Invited by History and Philosophy faculty to speak on “Challenging the Conventional Wisdom”, Lamont recounted how he decided to run against incumbent Joe Lieberman after failing to persuade more seasoned politicians to take on an 18-year incumbent who had become increasingly aloof from rank and file CT Democrats. The turning point, Lamont said as he did often on the campaign trail, was Lieberman’s late 2005 admonition: “It’s time for Democrats who distrust President Bush to acknowledge he’ll be commander in chief for three more years. We undermine the president’s credibility at our own peril.” When he heard those words, Ned Lamont knew he could not abide “George Bush’s favorite Democrat” any more. Having held just a town office in Greenwich, the upstart Lamont decided he would have to give the Democratic Party the much needed debate over the U.S. course in Iraq it yearned for. As the campaign moved from winter to spring in 2006, Lamont found that Lieberman’s increasing estrangement from the people who put him in the Senate back in 1988 was real and growing.
Appearing at ease and reflective during his CCSU appearance, Lamont said his overtures about a Lieberman challenge were dismissed out of hand by Sen. Charles Schumer (D-NY), the head of the Democratic Senatorial Campaign Committee. Lamont’s assertions that Lieberman was undermining other Democrats and walking lockstep with the GOP fell on deaf ears within the party hierarchy at the state and national level.
The Greenwich Democrat, who is a visiting fellow at Harvard’s Kennedy School of Government this semester with former Cong. Nancy Johnson (R-New Britain), credited the internet bloggers for fueling what became a grassroots movement that led to his improbable victory in the August 8th Democratic Primary.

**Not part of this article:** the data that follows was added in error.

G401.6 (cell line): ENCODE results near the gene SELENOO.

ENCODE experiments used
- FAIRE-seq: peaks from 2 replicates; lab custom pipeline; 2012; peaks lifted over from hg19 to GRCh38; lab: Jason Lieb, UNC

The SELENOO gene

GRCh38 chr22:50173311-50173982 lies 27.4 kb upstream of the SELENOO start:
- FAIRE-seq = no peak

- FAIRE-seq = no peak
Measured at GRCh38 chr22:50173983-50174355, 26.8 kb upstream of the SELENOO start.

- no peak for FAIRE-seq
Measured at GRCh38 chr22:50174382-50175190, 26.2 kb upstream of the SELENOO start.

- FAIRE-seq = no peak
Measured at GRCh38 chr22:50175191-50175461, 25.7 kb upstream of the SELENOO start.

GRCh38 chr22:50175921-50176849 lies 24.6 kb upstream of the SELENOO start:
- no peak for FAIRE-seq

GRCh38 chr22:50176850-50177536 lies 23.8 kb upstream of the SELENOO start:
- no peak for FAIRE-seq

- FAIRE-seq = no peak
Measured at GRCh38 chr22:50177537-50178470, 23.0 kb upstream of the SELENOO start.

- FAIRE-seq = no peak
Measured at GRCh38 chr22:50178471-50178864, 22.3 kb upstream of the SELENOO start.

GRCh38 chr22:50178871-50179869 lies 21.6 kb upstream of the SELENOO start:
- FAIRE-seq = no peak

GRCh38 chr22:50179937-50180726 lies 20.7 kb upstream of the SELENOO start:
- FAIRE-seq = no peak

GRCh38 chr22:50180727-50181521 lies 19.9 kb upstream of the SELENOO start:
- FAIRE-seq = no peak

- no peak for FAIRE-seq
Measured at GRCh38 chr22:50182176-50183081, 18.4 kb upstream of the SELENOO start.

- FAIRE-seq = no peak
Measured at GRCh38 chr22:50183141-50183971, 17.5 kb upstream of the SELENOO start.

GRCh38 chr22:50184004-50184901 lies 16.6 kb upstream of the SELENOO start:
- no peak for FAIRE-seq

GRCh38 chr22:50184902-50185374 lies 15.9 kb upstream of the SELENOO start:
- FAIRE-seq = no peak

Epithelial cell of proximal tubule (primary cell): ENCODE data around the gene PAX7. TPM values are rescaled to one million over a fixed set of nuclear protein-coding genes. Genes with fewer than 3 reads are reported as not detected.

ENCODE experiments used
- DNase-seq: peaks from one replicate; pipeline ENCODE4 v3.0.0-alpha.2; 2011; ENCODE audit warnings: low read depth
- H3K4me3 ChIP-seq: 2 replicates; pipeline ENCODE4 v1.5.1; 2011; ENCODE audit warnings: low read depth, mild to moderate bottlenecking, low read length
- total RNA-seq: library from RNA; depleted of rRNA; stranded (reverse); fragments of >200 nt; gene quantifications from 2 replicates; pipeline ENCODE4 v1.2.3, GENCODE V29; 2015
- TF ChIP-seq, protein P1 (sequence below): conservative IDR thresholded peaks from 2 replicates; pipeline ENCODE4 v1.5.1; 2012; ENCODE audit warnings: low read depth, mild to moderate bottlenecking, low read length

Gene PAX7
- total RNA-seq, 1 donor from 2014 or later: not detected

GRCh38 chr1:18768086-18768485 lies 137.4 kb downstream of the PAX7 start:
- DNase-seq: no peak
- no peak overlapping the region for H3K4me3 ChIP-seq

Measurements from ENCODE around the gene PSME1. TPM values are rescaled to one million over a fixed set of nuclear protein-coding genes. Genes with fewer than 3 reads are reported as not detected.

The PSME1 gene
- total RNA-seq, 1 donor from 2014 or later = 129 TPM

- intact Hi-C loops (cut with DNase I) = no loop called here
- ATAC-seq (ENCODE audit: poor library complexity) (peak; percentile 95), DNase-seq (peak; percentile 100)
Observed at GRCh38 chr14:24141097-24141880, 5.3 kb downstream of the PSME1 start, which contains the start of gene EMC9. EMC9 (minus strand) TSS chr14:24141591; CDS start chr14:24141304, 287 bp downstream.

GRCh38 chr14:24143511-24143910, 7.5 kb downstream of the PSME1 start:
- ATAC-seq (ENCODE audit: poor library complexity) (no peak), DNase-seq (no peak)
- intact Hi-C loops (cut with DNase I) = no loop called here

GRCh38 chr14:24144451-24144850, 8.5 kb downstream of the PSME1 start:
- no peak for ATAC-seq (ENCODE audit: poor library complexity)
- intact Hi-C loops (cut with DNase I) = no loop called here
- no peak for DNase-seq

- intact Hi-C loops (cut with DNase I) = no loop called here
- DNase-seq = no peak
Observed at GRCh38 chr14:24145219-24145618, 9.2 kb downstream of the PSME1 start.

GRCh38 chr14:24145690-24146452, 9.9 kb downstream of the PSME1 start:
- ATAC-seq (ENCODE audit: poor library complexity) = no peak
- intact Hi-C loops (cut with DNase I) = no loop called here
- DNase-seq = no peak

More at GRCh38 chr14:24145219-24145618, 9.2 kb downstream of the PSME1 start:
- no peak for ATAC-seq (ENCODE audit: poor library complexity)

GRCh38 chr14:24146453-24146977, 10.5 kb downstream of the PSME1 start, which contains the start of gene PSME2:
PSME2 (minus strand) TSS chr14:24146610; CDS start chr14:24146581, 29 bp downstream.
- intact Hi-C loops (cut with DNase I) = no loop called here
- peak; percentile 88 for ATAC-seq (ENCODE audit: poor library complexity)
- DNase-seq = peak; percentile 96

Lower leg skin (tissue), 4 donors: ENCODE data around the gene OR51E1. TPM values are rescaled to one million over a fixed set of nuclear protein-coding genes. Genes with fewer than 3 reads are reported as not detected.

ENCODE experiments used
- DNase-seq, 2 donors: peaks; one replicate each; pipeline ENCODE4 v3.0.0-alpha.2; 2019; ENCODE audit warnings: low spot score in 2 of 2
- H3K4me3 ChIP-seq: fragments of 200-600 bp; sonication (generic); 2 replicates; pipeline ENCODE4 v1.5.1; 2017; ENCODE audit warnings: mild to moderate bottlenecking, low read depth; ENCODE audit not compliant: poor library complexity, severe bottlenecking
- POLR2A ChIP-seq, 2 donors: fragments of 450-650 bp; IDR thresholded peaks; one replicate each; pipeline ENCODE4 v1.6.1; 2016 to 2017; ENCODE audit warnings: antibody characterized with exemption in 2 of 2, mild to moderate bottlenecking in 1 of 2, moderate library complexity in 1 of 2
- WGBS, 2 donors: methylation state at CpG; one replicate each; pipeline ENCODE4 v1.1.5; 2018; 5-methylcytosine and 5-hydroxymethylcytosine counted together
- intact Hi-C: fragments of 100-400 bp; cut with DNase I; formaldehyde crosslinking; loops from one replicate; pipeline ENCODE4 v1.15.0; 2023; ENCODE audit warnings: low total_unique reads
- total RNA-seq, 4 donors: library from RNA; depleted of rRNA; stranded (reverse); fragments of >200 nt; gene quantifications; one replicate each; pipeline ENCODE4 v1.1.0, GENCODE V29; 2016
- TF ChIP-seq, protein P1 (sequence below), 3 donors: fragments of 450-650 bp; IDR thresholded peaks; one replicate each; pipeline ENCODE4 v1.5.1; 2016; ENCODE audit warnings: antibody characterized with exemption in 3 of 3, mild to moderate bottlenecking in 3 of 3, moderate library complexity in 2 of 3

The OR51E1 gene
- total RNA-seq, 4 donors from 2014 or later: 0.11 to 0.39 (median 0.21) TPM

Lamont’s primary win, many have since contended, gave Democrats a spine and the gumption to forcefully take on the Bush administration over Iraq. It certainly spawned an unprecedented upsurge in voter registrations in favor of the Democrats. Arguably, the Lamont general election campaign gave Joe Courtney his razor-thin win in the 2nd Congressional District and helped propel Chris Murphy’s overwhelming win in the 5th Congressional District. With Lieberman as the Democratic nominee the Democratic message and the important contrasts to be made between Democrats and Republicans would have been blurred considerably.
In the general election Lamont conceded he may have been hurt by Lieberman’s emphasis on “experience”, and the incumbent’s hammering home the message of “bringing home the bacon.” Lamont said his campaign sought to counter Lieberman with his own experiences in building a business and challenging the go-along and get-along atmosphere of Washington, which was not being particularly responsive to the state’s problems in transportation, job dislocation and health coverage.
The decisive factor in the General Election, Lamont reminded an appreciative audience at CCSU, was the failure of the Republican nominee, Alan Schlesinger, to break over single digits as a percentage of the final vote. From July onward last year the Republican Party abandoned its nominee to line up behind “George Bush’s favorite Democrat”, a development that gave Lieberman the barely 50% he needed to win another term.
Last November a New Britain Democrat commentary assessed the impact of Lamont’s candidacy immediately after the votes were counted:
“Ned Lamont lost the electoral battle last Tuesday but his upstart candidacy and winning of the Democratic nomination helped start a movement within the Democratic Party that may win the peace in Iraq sooner rather than later and helped define the 2006 election in favor of Democrats. The ouster of Donald Rumsfeld last Wednesday was a sign that policy change is coming fast. The entry of grown ups (the Baker/Hamilton Iraq study group) into the Oval office are the beginning of the end of the Cheney/Lieberman policy of neoconservatism and intransigence. In Connecticut, Lamont, calling out Lieberman on his many accommodations with the GOP Administration, has inspired thousands of people to become involved, including newcomers to the New Britain Democratic Town Committee, who will stay involved for future elections.”
Ned Lamont, speaking as if he yearned to be on the stump campaigning again, ended his 30-minute talk by challenging his mostly young audience to take on conventional wisdom themselves. He let it be known that there will be no “woulda, coulda or shoulda” for him when he looks back on 2006. By choosing to challenge an incumbent U.S. Senator who thought he could ignore his base, Lamont used his own considerable resources to lead a grassroots movement that contributed to a change of power in Congress and inspired thousands of people to become involved in the political process. And his talk at the CCSU campus showed that he’s not done rocking the boat nor being a prominent voice in the Democratic Party.